Computers are more accurate than humans at detecting digitally manipulated ID photos, which merge the images of two people, new research has found.
Face morphing is a method used by fraudsters in which two separate identity photographs are digitally merged to create a single image that sufficiently resembles both people. This image is then submitted as part of the application for a genuine passport or driving licence, and if accepted, potentially allows both people to use the same genuine identification document without arousing suspicion.
A new study by psychologists at the University of Lincoln asked participants in one experiment to decide whether an image showed the person standing in front of them. In this task, participants accepted the digitally created morphs around half of the time, while a basic computer model could correctly identify morphs over two thirds of time.
The research used high quality 'face morphs' over a series of four experiments which included screen-based image comparison tasks alongside a live task, designed to mimic a real-life border-control situation in which an agent would have to accept or reject a passport image based on its resemblance to the person in front of them.
Results showed that participants not only failed to spot 51 percent of these fraudulent images, but once they were provided with more information on face-morphing attacks, detection rates only rose to 64 percent. In another experiment, the researchers showed that training did not help participants to detect morphs presented onscreen, and detection rates remained around chance level. The results suggest that the morphs were accepted as legitimate ID photos often enough that they may be feasible as tools for committing fraud, especially in border control situations where the final acceptance decision is often made by a human operator.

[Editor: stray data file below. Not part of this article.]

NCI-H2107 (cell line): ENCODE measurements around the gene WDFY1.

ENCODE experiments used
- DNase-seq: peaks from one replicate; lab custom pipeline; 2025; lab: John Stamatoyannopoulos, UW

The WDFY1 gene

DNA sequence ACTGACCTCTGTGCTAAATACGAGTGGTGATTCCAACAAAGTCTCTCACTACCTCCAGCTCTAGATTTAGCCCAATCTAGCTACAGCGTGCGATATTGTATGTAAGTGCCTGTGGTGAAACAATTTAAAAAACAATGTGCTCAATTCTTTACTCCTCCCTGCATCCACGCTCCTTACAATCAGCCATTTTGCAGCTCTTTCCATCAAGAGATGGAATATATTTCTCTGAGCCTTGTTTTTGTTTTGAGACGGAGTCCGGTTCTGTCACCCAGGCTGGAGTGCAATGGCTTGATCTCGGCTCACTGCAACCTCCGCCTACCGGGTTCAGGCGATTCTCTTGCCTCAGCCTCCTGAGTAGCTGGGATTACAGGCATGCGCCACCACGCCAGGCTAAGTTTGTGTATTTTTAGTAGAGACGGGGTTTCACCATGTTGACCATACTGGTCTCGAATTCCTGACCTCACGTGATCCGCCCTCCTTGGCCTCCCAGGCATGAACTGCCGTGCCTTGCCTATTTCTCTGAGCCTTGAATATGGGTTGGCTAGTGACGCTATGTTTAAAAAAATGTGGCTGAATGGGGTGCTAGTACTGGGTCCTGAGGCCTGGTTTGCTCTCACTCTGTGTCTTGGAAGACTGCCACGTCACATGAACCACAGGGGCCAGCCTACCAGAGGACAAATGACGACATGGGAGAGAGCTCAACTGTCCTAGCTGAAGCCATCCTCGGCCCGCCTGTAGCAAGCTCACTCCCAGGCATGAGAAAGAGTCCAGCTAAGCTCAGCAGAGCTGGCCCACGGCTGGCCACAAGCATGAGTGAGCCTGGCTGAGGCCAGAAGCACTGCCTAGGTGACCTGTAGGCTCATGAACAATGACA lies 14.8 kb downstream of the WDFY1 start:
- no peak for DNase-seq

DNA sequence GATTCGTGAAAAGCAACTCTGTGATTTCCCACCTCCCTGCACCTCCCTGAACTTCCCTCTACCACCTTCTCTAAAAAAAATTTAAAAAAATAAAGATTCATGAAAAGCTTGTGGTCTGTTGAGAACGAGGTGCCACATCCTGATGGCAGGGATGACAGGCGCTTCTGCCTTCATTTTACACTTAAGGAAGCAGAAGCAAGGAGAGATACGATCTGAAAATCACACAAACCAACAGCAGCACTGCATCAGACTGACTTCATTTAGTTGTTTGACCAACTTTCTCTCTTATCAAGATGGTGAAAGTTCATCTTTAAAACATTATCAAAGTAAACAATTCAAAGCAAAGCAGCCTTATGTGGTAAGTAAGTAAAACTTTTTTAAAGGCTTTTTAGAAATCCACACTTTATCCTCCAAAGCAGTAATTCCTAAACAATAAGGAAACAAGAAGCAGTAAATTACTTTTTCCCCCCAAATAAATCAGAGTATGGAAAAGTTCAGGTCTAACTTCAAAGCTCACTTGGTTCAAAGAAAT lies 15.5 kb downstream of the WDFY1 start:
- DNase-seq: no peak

When similar images were put through a simple computer algorithm trained to differentiate between morphs and normal photos, 68 percent of the images were correctly identified as morph images, showing the programme to be significantly more accurate than human participants. The algorithm used was relatively basic as a demonstration, and recent software being developed by computer scientists is far more sophisticated and shows even greater levels of success.
Lead researcher Dr Robin Kramer from the University of Lincoln's School of Psychology said: "The advancements and availability of high quality image editing software has made these kinds of 'face morphing attacks' more sophisticated and the images harder to detect.
"Our results show that morph detection is highly error-prone and the level at which these images were accepted represents a significant concern for security agencies. Training did not provide a useful solution to this problem.
"Our research could be significant for security agencies and suggests that the use of computer algorithms may be a better method for minimising how often these kinds of morphing attacks slip through the net."
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